Beaglier Generations

What is a first generation (F1) Beaglier?

In regards to hybrid or designer breeds, the term ‘first generation’ is used to describe the pups of the initial cross between 2 separate breeds. In Beagliers, the first generation are the pups from a Cavalier King Charles Spaniel and a Beagle. The Beaglier pups are the result of 2 very different breeds with separate genetic histories. This first generation will have the greatest likelihood of being free from the recessive genetic disorders of both parent breeds. The use of “F1” is a scientific term to denote this generation as being separate from the parent generation which are usually denoted with a capital P.

First generation Beagliers will typically display a fairly even mix of the two breeds. The pups of a first generation are quite consistent and very similar to their littermates. They are considered by most to be the best generation in terms of health and consistency of the different generations, and hence are the most commonly bred by reputable breeders. Typically, a first generation Beaglier will have a short, glossy coat with a very happy and outgoing temperament. However, some first generation individuals will still display some physical characteristics that resemble one of the parent breeds more than the other. This can include a slightly longer coat than a Beagle or a flatter face similar to the Cavalier King Charles Spaniel.

What is a second generation Beaglier?

A second generation Beaglier can be classified as falling into one of 3 groups:

Second generation F2 –

This is where the litter of Beagliers are the result of 2 parents that are both first generation Beagliers. These pups are sometimes referred to as being a straight second generation by some breeders. These pups are less commonly bred as the offspring from these litters will have the most variation within the litter of the different generations.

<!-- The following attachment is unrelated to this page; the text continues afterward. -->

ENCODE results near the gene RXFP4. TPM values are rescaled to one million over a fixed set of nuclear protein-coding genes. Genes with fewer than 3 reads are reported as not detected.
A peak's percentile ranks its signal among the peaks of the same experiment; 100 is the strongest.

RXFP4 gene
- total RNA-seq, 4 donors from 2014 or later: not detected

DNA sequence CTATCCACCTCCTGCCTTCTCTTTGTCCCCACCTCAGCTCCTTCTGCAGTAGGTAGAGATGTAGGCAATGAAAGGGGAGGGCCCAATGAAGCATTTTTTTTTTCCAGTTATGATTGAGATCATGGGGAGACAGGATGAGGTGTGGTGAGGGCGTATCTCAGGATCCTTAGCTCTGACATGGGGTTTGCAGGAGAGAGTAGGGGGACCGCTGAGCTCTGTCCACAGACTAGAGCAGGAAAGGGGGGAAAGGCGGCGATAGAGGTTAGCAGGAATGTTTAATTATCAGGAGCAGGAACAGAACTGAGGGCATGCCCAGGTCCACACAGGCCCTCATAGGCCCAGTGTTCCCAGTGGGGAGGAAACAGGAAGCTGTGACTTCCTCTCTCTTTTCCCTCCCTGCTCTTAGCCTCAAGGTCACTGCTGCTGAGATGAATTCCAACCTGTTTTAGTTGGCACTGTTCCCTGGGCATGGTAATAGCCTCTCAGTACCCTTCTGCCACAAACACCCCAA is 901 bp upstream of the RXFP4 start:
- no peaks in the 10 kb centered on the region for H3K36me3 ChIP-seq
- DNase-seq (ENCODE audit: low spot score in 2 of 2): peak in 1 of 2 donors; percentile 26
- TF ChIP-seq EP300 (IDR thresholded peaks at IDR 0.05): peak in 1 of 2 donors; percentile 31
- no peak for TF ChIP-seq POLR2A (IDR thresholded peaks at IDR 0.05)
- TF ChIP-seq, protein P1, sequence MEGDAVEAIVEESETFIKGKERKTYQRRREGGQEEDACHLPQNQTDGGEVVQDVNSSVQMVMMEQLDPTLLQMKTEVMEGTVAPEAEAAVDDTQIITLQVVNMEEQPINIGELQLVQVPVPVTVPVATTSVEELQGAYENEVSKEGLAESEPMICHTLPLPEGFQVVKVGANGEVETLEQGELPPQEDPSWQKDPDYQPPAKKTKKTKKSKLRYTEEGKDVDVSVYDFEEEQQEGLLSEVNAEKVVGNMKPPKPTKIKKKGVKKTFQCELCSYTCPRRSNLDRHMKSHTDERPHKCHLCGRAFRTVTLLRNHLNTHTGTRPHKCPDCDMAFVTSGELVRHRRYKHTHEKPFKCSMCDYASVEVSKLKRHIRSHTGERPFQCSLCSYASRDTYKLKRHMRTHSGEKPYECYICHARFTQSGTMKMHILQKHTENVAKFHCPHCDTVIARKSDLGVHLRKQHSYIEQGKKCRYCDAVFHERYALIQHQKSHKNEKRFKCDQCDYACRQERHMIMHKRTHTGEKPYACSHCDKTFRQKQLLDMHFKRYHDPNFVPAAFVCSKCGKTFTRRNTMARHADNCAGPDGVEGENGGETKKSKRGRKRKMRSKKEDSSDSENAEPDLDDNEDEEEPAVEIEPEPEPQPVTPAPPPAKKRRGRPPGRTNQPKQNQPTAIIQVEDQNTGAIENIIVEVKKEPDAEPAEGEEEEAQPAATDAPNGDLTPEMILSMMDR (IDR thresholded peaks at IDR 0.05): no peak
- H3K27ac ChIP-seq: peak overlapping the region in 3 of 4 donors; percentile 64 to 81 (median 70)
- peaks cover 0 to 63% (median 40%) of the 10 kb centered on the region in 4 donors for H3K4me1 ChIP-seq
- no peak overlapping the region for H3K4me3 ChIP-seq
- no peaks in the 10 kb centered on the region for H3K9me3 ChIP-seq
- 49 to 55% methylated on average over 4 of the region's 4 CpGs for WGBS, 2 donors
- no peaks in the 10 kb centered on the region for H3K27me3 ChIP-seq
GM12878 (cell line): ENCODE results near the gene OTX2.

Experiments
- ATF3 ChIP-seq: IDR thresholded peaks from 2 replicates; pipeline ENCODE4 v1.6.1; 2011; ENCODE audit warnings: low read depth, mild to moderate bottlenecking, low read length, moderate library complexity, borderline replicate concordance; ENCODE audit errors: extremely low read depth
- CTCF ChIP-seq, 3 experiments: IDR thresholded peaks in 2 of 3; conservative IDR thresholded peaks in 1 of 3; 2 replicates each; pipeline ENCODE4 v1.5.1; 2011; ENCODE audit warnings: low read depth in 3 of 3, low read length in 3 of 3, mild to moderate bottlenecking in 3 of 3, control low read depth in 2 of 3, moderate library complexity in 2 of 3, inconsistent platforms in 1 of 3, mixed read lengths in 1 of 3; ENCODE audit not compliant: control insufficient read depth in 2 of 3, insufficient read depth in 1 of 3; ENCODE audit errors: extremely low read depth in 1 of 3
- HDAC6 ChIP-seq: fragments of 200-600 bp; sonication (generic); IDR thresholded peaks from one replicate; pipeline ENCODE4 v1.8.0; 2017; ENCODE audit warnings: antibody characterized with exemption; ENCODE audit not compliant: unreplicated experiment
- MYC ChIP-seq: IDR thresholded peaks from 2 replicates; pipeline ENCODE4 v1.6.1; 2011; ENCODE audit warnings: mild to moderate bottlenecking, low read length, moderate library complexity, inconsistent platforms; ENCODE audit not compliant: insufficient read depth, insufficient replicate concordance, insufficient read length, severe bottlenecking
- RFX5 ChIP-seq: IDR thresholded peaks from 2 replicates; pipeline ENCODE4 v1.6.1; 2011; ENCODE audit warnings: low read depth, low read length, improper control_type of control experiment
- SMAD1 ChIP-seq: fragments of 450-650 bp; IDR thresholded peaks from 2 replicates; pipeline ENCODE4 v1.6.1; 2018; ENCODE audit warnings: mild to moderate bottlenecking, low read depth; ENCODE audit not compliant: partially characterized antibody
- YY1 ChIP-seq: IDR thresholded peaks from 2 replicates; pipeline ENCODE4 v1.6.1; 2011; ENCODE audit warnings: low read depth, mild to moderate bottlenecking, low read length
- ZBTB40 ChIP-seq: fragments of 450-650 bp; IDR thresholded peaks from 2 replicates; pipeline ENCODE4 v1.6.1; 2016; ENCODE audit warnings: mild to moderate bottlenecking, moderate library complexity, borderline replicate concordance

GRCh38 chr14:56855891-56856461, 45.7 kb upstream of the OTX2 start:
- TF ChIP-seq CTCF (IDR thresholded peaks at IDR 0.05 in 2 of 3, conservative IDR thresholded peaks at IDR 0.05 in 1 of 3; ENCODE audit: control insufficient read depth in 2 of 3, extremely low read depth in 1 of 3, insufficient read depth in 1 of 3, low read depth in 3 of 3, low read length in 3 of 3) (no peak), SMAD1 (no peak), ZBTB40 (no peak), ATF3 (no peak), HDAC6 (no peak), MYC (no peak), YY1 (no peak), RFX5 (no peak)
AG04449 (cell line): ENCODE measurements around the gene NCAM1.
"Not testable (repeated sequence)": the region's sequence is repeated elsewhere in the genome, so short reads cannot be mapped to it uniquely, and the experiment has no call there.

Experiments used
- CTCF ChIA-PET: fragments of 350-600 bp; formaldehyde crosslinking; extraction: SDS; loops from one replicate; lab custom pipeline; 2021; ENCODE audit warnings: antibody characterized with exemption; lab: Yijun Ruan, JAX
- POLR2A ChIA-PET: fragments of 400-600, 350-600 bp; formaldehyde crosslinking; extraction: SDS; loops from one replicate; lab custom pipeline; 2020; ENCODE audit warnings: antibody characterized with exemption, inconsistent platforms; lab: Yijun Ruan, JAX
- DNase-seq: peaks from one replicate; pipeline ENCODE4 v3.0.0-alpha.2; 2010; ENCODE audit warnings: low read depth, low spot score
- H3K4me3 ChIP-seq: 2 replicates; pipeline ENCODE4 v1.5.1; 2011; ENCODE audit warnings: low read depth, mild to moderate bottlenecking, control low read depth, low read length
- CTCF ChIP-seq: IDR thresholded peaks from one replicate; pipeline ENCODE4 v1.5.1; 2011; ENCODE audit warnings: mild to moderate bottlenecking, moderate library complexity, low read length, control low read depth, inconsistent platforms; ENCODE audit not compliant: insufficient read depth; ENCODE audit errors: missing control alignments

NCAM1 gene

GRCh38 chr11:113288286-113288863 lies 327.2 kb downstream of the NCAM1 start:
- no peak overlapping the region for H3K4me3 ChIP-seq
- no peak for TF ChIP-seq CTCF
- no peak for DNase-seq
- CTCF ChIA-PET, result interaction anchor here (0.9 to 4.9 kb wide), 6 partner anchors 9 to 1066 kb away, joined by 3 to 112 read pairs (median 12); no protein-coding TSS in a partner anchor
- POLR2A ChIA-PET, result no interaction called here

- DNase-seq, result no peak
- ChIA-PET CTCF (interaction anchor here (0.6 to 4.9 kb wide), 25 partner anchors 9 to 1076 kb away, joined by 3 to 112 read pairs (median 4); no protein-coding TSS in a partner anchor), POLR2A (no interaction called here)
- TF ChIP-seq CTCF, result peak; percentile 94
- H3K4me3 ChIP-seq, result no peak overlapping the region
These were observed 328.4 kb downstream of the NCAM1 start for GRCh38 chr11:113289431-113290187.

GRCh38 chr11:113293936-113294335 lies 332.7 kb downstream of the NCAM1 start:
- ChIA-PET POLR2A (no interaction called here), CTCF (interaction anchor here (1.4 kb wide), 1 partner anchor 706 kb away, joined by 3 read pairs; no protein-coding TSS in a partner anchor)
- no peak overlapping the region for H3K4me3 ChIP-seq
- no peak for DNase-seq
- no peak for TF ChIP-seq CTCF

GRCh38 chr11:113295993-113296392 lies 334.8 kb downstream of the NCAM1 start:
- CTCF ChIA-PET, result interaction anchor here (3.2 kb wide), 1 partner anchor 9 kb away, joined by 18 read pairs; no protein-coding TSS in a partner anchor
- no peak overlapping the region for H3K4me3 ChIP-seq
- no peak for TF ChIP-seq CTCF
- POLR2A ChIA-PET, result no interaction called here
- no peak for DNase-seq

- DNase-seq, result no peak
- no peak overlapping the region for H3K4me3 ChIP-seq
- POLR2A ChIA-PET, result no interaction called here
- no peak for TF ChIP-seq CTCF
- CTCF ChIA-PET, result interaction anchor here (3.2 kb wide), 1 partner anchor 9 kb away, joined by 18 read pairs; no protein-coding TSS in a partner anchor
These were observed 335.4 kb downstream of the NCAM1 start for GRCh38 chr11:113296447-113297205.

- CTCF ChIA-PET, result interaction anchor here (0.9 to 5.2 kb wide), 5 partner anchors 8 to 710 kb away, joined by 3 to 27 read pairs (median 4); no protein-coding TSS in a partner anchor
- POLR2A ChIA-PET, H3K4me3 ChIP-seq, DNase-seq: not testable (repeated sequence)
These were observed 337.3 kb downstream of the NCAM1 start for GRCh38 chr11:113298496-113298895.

For most single traits or features, an average of half the litter will resemble their parents, one quarter will resemble a Cavalier King Charles Spaniel and the remaining quarter will tend to resemble a Beagle. For example, using muzzle length as the trait, half the litter would have a medium length muzzle, one quarter would have a short muzzle (like a Cavalier), and the remaining quarter would have a longer muzzle (like a Beagle). These figures are only averages to be expected over thousands of puppies in time. An individual litter may have skewed results and not in the proportions expected.

These traits do not just include physical characteristics but health traits as well. This means that inherited health concerns that would not be present in first generation Beagliers may be present in second generations. For example, they have a higher likelihood of having heart conditions like the Cavalier King Charles Spaniel later in life

Second generation Beaglier – F2b Cavalier –